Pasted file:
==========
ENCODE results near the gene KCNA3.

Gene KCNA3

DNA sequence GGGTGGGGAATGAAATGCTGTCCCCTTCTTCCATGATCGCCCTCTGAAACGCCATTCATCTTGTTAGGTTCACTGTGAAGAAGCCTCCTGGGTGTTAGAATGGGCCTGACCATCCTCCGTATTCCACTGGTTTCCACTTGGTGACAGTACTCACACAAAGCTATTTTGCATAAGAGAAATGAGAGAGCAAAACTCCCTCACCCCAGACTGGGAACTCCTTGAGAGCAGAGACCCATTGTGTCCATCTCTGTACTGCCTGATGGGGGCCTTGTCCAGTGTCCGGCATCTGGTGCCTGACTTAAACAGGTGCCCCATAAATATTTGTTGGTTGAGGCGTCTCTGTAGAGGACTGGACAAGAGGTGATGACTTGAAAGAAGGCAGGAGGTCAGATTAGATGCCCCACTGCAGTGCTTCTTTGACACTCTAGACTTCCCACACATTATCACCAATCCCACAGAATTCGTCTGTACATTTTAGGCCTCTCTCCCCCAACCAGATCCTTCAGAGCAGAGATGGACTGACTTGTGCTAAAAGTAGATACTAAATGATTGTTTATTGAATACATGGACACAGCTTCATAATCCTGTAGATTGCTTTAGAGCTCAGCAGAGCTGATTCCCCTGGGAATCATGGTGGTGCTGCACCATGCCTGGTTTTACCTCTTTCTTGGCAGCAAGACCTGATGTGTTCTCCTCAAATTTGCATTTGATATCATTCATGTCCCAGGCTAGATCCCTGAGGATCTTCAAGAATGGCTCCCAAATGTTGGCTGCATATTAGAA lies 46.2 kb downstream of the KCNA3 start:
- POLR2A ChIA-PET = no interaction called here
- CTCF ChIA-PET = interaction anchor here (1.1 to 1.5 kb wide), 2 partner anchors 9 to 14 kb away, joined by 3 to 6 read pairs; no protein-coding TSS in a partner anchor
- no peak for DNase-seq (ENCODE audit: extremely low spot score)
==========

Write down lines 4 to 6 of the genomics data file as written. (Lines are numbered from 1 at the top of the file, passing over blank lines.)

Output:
- POLR2A ChIA-PET = no interaction called here
- CTCF ChIA-PET = interaction anchor here (1.1 to 1.5 kb wide), 2 partner anchors 9 to 14 kb away, joined by 3 to 6 read pairs; no protein-coding TSS in a partner anchor
- no peak for DNase-seq (ENCODE audit: extremely low spot score)